We all love the convenience of looking for answers immediately and having “google” in our pockets. My dad, in his eighties, said, “People don’t really need to know anything anymore because they can just google it.” What a wise statement from a pre-Internet veteran. We have digital assistants on our devices to help us remember important things and manage our time. We are free of the burdon of having to remember small things and instead access and share information nonstop on a global scale.
A generation of citizens is emerging who have never known life without a networked mobile device with instant access to information. With that convenience comes the sacrifice of time to reflect and the guarantee of accuracy and quality of the hits we receive.
An information literacy colleague, Esther Grassian, advocates the need for Information Literacy and explains why it is a big deal. Information literacy is not simply an academic term– it is an understanding of our current culture in networked society.
A friend posted an insightful quote on Facebook which I noticed had been liked and shared by many but without any attribution to a creator. I asked if she knew the source and she replied, “People share these things all the time now and nobody ever really knows where they came from.” I find it perplexing that this smart and tech-savvy young woman would simply shrug off intellectual property with a “Who knows? Who cares?” attitude.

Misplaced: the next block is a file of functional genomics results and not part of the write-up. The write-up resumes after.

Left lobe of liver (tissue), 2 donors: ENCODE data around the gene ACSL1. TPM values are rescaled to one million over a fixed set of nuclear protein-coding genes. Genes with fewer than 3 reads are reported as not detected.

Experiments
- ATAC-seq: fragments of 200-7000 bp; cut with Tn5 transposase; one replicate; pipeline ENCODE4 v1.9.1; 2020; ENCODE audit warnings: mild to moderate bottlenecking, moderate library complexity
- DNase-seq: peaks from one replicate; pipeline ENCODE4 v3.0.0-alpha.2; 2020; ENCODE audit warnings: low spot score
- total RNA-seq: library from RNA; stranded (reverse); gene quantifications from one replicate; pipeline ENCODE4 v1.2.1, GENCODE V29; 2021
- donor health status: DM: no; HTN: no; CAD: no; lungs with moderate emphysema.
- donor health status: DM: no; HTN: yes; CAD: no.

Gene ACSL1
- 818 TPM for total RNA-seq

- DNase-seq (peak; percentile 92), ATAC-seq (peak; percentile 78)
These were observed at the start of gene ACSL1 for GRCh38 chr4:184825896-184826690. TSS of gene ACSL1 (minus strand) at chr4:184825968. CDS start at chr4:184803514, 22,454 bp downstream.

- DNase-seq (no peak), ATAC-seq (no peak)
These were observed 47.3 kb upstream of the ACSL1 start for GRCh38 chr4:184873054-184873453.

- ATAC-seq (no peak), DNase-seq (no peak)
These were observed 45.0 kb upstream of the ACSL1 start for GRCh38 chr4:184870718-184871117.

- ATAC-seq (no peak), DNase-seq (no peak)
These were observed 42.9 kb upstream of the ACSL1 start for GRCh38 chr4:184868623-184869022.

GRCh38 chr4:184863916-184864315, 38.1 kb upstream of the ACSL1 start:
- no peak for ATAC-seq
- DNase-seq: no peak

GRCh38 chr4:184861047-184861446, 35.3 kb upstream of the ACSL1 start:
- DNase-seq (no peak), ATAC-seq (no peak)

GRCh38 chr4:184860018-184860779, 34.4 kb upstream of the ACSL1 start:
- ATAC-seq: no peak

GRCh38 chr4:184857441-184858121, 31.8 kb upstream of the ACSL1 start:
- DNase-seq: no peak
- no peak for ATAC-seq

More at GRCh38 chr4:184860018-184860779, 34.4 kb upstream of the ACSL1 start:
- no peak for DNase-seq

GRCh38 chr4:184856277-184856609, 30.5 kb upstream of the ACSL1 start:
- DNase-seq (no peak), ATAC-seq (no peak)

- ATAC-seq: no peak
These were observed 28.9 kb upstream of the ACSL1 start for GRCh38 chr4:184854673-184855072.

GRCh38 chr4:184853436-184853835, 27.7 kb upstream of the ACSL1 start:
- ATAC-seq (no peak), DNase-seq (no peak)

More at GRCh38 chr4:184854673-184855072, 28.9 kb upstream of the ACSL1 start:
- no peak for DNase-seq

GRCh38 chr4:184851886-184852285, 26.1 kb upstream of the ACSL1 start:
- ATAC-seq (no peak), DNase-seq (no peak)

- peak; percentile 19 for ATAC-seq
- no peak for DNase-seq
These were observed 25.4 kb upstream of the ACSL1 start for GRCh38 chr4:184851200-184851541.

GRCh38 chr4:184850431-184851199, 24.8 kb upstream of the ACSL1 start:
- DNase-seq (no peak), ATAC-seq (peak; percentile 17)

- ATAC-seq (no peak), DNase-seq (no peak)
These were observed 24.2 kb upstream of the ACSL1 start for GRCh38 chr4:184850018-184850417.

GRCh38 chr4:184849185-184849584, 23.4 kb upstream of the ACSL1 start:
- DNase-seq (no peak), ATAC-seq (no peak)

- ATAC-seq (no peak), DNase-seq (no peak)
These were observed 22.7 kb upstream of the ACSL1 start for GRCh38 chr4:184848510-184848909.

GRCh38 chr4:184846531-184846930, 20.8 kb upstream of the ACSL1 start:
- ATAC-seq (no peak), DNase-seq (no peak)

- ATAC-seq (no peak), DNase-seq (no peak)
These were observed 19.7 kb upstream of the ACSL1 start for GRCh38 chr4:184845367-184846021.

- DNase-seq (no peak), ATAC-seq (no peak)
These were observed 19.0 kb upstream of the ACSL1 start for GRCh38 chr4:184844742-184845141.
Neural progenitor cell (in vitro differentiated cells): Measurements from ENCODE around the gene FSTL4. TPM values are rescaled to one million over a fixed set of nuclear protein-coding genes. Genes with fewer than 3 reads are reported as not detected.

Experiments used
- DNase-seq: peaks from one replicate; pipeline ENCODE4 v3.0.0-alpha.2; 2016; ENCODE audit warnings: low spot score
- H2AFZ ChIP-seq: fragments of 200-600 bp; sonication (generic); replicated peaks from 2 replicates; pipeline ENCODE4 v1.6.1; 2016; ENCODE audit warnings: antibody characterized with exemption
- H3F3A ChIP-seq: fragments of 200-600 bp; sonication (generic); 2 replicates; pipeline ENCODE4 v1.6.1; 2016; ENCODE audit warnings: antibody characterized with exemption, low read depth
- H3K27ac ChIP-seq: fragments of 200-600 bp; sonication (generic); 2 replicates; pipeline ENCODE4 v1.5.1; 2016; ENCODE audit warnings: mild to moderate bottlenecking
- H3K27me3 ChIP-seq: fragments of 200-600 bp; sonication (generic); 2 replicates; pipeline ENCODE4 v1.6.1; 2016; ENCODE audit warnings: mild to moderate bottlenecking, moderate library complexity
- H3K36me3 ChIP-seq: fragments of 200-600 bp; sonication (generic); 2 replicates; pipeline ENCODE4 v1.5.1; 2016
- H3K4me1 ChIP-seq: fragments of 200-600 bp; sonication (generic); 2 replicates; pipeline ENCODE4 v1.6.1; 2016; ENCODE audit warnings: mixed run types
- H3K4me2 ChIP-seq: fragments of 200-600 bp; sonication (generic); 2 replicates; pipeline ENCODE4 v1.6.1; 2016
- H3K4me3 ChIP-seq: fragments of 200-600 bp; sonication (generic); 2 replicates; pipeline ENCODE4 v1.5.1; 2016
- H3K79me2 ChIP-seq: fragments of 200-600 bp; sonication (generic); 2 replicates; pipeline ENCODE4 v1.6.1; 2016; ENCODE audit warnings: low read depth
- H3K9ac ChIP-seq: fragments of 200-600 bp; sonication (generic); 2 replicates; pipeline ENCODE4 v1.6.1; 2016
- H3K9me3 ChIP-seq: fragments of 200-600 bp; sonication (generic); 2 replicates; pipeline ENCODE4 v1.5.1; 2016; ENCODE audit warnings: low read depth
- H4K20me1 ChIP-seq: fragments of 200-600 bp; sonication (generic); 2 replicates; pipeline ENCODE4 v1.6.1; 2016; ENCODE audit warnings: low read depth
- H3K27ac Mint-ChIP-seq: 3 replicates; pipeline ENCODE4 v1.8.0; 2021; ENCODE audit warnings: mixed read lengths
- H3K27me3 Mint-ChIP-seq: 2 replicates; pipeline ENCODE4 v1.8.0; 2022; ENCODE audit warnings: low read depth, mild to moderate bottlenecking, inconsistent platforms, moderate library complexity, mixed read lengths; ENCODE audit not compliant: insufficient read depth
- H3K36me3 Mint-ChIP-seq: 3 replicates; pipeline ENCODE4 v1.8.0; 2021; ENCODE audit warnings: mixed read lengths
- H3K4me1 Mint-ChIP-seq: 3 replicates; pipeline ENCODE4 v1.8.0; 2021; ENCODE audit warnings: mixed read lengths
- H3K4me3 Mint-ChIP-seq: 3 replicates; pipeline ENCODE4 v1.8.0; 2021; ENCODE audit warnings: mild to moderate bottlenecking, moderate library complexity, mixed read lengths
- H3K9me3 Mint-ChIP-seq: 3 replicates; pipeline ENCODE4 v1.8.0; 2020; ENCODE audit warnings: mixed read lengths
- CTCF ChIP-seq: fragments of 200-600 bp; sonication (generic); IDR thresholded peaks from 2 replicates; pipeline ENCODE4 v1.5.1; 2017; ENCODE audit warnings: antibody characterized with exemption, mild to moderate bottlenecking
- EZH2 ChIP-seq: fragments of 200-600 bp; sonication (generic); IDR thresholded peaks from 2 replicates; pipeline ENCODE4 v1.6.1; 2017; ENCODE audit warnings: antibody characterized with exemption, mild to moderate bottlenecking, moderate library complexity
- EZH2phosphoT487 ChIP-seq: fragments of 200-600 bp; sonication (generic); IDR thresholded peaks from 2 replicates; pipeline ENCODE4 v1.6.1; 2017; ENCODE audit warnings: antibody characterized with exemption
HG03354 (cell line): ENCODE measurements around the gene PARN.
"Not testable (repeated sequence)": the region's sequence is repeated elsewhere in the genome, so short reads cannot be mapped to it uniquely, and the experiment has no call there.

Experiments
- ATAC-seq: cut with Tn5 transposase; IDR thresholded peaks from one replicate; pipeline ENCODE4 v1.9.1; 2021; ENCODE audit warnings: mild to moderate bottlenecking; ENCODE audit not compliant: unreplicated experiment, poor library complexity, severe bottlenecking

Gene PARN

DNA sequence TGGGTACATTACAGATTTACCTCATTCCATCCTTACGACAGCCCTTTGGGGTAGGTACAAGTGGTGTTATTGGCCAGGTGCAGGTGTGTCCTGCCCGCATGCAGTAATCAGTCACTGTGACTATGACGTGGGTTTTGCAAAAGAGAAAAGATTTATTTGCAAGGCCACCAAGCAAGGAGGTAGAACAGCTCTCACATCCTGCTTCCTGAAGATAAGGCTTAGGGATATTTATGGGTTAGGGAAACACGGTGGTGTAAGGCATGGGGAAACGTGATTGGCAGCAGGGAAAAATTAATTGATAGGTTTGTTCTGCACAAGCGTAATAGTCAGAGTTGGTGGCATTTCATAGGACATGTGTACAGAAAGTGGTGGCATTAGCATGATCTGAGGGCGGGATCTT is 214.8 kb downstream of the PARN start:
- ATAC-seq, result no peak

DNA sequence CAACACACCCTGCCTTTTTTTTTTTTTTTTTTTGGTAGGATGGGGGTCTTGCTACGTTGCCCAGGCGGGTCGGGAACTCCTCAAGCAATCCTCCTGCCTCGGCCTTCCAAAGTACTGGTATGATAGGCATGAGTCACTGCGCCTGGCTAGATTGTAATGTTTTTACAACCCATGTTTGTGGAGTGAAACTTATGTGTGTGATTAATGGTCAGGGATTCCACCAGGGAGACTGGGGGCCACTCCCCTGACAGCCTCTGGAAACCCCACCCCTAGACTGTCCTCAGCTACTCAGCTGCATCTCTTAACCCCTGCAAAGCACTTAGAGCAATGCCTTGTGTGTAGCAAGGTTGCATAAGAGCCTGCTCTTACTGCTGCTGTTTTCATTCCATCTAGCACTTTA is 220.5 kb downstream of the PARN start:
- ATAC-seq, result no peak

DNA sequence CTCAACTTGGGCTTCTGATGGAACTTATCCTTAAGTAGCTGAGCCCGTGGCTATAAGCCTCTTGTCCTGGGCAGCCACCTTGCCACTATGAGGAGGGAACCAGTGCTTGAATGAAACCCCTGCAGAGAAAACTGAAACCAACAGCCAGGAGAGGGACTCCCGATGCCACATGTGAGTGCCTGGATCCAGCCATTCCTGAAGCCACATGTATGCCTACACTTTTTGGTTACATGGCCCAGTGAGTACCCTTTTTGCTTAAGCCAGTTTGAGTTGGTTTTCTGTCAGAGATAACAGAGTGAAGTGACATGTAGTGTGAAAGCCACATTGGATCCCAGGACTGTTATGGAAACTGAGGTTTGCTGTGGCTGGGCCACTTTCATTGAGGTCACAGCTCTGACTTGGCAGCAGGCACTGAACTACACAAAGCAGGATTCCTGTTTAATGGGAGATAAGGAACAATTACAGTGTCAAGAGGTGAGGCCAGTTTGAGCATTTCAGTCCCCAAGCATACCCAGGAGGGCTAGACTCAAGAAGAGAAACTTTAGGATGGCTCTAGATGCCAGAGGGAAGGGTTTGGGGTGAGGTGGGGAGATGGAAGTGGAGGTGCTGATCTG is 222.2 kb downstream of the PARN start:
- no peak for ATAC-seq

In BEYOND THE BLOGOSPHERE by Aaron Barlow, we are given the image of the Internet as a “book of sand” in which nobody knows the origin of ideas. They are washed out to sea and scattered along the beach.
If we really don’t care about information literacy in the future, there will be a high price to pay. Idiocracy might be a concept too difficult for the citizens of the future to comprehend. The fear of artificial intelligence evolving into consciousness pales in comparison to the glimpse of human beings shrugging off any desire to acquire knowledge simply because easy access and quick apps have made it irrelevant.